“Our first rounder is somebody we’re excited about. His skating is close to what we call a ‘5’ in our system. He’s a left-shot. You compare his skating to [Paul] Coffey at times, really mobile and transition defenseman,” said Bradley, who hadn’t run a draft board for the Bruins in roughly ten years while Wayne Smith and Keith Gretzky had been in charge of the Black and Gold’s scouting operations. “I think we addressed a lot of our needs. It wasn’t sexy, but I think we did well in addressing a lot of the organization’s needs.”  

So with the amateur draft and the expansion draft both in the rearview mirror, the Bruins must move on in the roster-building process while still facing a pair of big needs in top-6 left wing and top-4 left side defenseman. They may be able to nail down one of those needs by swinging a trade with their list of available assets including Ryan Spooner, Jimmy Hayes, Jakub Zboril, Adam McQuaid and next year’s first-round pick.

A deal that would send a Spooner-led package elsewhere might be enough to land the big, skilled, young winger that the Bruins are currently in the market for, and provide top-6 insurance in case DeBrusk, Danton Heinen or Anders Bjork all aren’t quite ready for full-time duty skating, passing and finishing off plays with David Krejci.

It might be that the Bruins have to begin thinking about free agency as a viable place if they want to land a solid, top-4 D-man for the next handful of years to pair with Charlie McAvoy. Karl Alzner headlines a list of players that would be a good fit for the Black and Gold, but they would absolutely have to overpay for a 28-year-old UFA that’s averaged 20:13 of ice time per game over the course of his 591 career games with the Washington Capitals. More affordable would be a young, free agent defenseman like Dmitry Kulikov, who is still extremely young as he comes off a rough year with the Buffalo Sabres after getting traded there from Florida. Or other potentially available left-shot free agent defenseman like Brendan Smith or Ron Hainsey could be stop-gap answers for the Bruins until the next crop of D-men in Jakob Zboril, Jeremy Lauzon and Vaakenainen, and others, are ready to step up just like Brandon Carlo and Charlie McAvoy did last season.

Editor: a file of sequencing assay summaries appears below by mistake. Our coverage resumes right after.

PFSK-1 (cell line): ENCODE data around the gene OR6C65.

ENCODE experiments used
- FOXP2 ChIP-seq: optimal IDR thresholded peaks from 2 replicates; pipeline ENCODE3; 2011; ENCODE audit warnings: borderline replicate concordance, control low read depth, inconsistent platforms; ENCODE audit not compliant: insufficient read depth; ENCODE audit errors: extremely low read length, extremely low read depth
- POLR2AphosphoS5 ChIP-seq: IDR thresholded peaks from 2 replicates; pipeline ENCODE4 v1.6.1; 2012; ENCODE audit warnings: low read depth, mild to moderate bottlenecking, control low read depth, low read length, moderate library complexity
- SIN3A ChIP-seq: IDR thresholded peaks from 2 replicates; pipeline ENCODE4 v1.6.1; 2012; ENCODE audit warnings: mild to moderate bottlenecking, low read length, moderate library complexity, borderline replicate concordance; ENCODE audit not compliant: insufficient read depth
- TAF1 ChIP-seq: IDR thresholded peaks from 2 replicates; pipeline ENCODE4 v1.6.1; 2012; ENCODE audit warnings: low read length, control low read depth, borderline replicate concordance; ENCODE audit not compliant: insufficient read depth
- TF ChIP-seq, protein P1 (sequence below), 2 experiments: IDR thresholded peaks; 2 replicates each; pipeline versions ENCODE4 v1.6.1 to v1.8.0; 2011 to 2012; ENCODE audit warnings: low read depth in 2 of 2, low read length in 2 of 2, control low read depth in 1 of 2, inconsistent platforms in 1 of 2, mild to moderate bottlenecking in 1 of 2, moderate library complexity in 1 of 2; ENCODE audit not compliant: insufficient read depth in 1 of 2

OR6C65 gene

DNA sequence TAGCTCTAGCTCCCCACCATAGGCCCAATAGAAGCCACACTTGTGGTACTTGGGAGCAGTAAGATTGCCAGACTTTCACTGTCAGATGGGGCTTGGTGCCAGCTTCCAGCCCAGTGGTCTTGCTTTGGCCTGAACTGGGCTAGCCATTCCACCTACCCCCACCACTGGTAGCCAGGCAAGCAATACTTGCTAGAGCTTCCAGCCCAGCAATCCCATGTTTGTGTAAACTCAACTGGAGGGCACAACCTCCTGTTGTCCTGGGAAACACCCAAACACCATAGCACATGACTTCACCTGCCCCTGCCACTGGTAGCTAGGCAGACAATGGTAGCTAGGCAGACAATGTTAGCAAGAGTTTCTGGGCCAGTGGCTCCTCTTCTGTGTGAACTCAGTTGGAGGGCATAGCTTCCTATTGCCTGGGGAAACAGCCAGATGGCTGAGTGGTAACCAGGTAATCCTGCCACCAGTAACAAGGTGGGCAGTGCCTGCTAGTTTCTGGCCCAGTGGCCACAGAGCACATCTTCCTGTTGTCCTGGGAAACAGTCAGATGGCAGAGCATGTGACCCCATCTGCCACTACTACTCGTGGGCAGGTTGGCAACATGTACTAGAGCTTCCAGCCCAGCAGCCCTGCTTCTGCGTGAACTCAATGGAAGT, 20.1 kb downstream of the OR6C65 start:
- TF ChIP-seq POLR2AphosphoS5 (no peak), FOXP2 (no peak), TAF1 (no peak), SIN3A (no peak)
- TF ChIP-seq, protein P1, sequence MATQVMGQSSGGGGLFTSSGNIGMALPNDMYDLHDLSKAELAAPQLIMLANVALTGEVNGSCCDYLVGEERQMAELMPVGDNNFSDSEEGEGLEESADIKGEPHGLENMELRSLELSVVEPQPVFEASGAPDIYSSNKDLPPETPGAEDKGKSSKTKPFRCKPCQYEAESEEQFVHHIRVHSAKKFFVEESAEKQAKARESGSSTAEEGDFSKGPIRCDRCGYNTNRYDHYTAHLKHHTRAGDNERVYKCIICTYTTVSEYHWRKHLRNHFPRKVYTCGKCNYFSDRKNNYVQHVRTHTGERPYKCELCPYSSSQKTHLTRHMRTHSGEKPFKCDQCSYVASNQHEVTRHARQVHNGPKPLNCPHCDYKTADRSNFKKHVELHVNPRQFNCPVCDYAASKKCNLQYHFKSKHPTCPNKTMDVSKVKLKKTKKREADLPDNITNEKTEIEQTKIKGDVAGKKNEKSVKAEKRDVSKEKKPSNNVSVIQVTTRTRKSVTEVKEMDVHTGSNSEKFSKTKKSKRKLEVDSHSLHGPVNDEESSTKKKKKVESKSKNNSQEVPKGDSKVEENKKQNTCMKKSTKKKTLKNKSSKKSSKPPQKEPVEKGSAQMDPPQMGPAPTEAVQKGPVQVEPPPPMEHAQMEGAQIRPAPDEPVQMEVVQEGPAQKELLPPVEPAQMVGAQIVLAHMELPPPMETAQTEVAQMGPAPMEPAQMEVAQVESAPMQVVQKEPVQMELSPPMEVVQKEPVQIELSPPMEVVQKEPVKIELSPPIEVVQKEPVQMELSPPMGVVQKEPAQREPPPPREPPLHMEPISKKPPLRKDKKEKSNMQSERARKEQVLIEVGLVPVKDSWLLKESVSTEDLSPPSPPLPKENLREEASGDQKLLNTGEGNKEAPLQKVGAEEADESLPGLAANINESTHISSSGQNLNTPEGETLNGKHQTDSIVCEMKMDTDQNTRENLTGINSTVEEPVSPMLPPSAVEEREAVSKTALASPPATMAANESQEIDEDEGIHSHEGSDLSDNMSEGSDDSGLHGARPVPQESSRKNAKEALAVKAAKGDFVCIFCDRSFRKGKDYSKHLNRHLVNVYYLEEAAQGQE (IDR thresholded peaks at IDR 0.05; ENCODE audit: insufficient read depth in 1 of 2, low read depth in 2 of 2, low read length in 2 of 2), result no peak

The bottom line is that the Bruins did perfectly fine over draft weekend with no true idea until a few years have passed for these teenage prospects, but they need to aim higher than “perfectly fine” with their offseason if they want to be any better at the NHL level next season. A big move or two will be needed from the Bruins front office if the B’s are going to make the jump that everybody wants to see from them over the next couple of seasons.